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Series03 Apr 2019

Advice to my younger self: Julien Wanders


Swiss distance runner Julien Wanders (© Dan Vernon / NN Running Team)

Julien Wanders has broken world and European records on the roads, but he has learned many valuable lessons along the way, as he outlines here with a letter to his younger self.


Hi Julien,

Outside of the classroom, do you think of anything else other than sport? You are one sport-crazy kid and I know that you already have a burning desire to one day become a sportsman. You are just not quite sure yet which sport.

You are a handy tennis player and one of your heroes is the Swiss great, Roger Federer. You are also showing good potential on the soccer field, and I believe the regional team are showing an interest in your skills. Meanwhile, you are also a promising runner; good enough to finish inside the top 20 for your age group at the Swiss Cross Country Championships. You are very lucky to have a few options from which you can fulfil your future ambitions.

There is certainly no need to select your sport just yet, Julien. I would advise you to just keep on enjoying and devoting your energy to a range of sports. A combination of your talent and determination will set you on the right path later down the track.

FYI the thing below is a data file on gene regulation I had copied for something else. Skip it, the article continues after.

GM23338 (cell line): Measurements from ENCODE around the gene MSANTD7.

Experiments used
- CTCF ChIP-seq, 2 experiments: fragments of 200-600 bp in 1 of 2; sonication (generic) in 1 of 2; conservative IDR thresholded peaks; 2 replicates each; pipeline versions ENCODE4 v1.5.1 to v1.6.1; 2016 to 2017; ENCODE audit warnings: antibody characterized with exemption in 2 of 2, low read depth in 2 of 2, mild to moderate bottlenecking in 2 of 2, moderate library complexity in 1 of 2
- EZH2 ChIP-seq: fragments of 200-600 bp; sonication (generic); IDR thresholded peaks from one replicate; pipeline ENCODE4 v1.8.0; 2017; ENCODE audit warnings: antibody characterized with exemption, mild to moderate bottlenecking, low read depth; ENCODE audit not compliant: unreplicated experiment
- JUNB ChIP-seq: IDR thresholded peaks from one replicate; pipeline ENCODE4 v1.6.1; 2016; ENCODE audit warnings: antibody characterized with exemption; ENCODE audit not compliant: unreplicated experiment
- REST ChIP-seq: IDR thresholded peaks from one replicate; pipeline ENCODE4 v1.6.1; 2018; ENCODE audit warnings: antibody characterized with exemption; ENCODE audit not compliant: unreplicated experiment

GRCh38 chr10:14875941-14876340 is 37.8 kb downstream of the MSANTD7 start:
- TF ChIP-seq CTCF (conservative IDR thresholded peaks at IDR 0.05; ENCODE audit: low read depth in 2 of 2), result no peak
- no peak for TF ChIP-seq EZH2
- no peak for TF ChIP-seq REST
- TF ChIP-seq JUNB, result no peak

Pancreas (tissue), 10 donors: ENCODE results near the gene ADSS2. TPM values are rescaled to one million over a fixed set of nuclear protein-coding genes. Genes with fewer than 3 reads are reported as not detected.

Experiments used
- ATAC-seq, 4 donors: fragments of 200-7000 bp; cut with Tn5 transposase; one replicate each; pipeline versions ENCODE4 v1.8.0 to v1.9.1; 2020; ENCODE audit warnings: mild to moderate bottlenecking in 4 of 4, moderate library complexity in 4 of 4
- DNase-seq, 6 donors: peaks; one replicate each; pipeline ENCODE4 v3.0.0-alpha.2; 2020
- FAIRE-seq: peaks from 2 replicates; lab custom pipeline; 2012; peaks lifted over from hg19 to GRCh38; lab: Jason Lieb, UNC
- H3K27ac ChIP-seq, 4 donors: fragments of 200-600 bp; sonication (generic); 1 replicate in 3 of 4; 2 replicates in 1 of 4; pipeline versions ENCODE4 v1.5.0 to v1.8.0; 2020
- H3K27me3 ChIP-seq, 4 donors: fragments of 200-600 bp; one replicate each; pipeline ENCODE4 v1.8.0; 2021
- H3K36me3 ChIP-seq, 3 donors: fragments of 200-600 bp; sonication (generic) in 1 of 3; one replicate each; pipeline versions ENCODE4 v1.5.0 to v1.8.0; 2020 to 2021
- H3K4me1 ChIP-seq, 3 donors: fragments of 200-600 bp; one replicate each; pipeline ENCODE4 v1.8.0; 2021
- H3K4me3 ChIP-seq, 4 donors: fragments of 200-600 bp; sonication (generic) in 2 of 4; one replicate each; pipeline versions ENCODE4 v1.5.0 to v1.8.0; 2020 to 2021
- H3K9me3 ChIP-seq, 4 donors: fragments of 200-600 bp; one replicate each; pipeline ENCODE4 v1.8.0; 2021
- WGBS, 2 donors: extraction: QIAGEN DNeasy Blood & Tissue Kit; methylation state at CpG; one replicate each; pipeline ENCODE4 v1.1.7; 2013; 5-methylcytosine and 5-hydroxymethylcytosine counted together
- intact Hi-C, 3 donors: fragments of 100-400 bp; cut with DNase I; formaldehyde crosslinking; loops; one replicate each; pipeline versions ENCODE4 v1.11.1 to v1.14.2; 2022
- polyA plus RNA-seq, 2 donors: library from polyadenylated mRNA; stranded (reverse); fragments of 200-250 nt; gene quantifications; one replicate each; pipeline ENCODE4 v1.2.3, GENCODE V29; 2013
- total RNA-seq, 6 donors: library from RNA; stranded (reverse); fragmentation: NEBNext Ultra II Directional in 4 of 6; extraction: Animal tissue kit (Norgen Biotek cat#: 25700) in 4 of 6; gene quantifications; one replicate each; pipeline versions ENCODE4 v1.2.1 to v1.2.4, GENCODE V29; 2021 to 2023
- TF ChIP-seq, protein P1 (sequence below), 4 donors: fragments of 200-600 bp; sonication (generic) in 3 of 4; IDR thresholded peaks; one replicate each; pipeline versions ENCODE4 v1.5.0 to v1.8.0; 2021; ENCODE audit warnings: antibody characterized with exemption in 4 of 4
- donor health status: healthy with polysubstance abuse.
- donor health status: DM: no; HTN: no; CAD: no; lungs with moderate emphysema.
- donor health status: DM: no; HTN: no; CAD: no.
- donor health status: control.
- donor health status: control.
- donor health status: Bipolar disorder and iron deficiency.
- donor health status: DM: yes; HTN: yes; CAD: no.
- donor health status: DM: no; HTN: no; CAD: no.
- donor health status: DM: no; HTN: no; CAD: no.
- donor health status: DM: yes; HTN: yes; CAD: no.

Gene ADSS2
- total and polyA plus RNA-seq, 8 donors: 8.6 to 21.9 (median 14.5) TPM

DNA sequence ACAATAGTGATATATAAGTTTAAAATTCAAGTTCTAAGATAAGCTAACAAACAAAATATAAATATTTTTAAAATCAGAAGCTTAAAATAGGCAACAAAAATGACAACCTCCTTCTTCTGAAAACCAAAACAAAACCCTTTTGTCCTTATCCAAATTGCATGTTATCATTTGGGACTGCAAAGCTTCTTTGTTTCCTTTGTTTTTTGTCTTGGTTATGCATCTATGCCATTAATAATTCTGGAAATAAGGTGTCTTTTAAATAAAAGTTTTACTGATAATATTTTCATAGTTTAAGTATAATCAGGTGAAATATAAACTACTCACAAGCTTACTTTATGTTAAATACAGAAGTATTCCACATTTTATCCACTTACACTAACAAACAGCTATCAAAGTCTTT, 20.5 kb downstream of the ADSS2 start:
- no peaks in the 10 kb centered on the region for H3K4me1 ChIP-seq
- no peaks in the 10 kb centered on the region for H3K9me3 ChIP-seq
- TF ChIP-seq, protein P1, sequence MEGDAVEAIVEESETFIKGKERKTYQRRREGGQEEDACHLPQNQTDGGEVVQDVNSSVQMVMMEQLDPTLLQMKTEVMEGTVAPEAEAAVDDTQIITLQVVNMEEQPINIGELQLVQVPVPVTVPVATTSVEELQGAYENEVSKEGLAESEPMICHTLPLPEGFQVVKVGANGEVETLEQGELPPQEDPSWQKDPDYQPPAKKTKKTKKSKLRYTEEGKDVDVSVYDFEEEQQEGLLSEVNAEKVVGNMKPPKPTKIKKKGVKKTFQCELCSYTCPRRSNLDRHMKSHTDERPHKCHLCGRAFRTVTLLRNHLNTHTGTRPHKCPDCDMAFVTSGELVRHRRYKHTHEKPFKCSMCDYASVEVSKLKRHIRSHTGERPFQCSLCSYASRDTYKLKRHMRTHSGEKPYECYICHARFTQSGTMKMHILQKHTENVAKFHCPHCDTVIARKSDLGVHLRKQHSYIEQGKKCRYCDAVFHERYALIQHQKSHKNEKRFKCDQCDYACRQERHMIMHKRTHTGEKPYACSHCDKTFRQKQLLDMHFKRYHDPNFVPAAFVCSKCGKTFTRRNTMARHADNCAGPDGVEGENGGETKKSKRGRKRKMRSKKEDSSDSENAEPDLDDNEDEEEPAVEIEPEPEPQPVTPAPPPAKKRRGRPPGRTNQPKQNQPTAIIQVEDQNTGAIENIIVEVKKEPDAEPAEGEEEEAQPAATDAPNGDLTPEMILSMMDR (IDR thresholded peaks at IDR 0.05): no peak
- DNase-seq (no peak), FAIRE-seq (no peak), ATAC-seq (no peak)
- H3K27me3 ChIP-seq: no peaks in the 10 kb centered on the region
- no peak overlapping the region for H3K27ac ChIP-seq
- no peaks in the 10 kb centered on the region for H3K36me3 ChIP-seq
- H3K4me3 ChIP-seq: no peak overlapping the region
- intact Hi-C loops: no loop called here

If we stick with athletics for the moment, you are quite the all-rounder. I like the fact you are prepared to sample all events; the long jump, javelin, the middle distances. Nothing is off limits. This is good. Trying out many disciplines will help improve your coordination and build your strength for the future.

Oh, and don’t be too concerned by the fact that there is one boy at the club better than you over the middle distances.  That boy already has a personal coach and he trains every day. Be patient, Julien. Over time you will defeat him. He will lose motivation and drop out of the sport while you will go from strength to strength.

Music is an important part of family life. Your mum and dad are accomplished musicians, so you had no choice; you had to play an instrument and you opted for the cello. Music practise is not always easy. It can sometimes feel like a chore and you have put in a lot of hard work trying to master the cello. This has taught you the value of self-discipline; a skill that will prove so important in your future running career.

I know this may be hard to read, but occasionally you are prone to acting like a spoilt brat! Remember those times at Christmas when your sister received four presents from your parents and you complained when receiving three? Well, later down the road you will relocate to live and train in Kenya and this will give you a totally different perspective. It will make you less self-centred.

You will see that children in Kenyan come from a very humble background. They have no toys to play with but are happy and content. The experience will change your philosophy on life and you will become a better person.

I don’t want to say too much more, Julien. Just keep doing what you are doing and everything will turn out fine.


Steve Landells for the IAAF